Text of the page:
Minister's Blog

Hot tips for writers

By Steve Jeffery, 11 Mar 2013

Hot tips for writers

Every blog must have an article about how to write effectively. Especially if (as in my case) the blogger still has very little clue.

In my case, the problem might be labelled the curse of perfectionism (which is unfortunately not the same as the blessing of perfection). The major consequence of this unhappy malaise is an obsession with tiny details that prevents the frustrated author from seeing the wood for the trees. Or, quite conceivably, prevents him seeing the wood for the third left leg on the little black beetle on the underside of the topmost leaf on the nearest tree.

As a sufferer (no, recovering sufferer - let's live by faith, shall we?), I'm still at the stage of culling cures from other people. So here, with thanks to DK for pointing it out, are some tips inspired by a post by the Thesis Whisperer whose title ought not to be spoken before the 9pm watershed but whose content is nonetheless quite useful:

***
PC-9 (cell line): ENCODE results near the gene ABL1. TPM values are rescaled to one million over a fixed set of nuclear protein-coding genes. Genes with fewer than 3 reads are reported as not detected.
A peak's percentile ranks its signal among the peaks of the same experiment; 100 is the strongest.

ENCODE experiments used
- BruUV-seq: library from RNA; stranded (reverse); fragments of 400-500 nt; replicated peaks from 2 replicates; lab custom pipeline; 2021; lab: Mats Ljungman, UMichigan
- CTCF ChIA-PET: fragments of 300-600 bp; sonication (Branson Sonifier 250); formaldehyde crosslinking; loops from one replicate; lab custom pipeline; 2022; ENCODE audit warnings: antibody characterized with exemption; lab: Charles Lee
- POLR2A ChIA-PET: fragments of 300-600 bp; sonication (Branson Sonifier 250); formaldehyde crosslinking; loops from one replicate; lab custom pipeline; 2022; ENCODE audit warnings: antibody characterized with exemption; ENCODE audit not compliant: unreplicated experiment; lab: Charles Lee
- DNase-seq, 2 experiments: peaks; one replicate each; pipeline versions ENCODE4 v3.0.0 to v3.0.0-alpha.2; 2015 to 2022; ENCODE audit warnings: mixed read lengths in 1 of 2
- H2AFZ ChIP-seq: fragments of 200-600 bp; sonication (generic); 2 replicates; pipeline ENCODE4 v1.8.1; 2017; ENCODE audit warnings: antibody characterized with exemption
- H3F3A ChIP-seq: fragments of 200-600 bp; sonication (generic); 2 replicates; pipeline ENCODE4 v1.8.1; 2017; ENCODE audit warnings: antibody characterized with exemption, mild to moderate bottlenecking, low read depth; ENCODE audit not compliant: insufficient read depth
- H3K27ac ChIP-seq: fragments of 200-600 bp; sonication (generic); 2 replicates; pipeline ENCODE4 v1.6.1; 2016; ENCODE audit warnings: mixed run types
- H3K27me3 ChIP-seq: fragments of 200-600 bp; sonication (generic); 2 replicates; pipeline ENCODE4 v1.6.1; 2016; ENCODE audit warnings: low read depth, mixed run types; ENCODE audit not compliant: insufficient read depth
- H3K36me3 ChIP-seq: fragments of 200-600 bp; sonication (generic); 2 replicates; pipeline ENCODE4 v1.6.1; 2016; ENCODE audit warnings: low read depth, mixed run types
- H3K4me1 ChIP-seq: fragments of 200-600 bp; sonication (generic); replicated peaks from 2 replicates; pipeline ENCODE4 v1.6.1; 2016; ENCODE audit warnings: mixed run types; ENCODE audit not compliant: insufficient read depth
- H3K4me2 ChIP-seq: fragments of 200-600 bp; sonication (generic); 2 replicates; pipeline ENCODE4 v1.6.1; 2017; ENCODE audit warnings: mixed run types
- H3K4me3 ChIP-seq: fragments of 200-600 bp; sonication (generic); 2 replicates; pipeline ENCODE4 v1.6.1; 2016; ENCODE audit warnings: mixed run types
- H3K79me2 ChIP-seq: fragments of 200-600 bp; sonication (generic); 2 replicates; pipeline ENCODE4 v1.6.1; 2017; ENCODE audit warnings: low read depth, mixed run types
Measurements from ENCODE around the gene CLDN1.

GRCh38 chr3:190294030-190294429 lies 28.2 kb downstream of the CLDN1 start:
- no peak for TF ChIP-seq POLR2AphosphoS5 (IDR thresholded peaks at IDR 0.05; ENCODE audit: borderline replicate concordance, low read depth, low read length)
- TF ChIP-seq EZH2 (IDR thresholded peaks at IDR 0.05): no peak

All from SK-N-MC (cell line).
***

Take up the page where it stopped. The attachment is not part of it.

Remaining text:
1. There's no such thing as writing; only re-writing. So the critical first task is to get something (anything) down on paper that you can then tinker with.
  2. To this end, limit the time at your desk. 2 hours max. Don't aim for 8 hours of uninterrupted creativity; you'll either fail and get depressed, or you'll succeed like Van Gogh, and that ain't the kind of success you're looking for.
  3. Eliminate distractions. Email can wait. Really.
  4. Chunks, not chapters. Maybe you want to have an idea of the content of each chunk before you begin.
  5. The critical step: Splurge. Forget style, order, syntax, elegance. Just sketch. Enjoy yourself. Don't worry about footnotes and quotations; just guess and roughly what x said and leave a highlighted footnote. Writing facilitates creativity, so write as fast as you can, not as well as you can. Give yourself permission to write badly - you'll find it's pretty easy to do. Aim for between 1000 and 3000 words in two hours.
  6. Take a break, then re-write again and again and again. Out of 6 hours of writing, perhaps 4 hours should be spent on the re-writing process.
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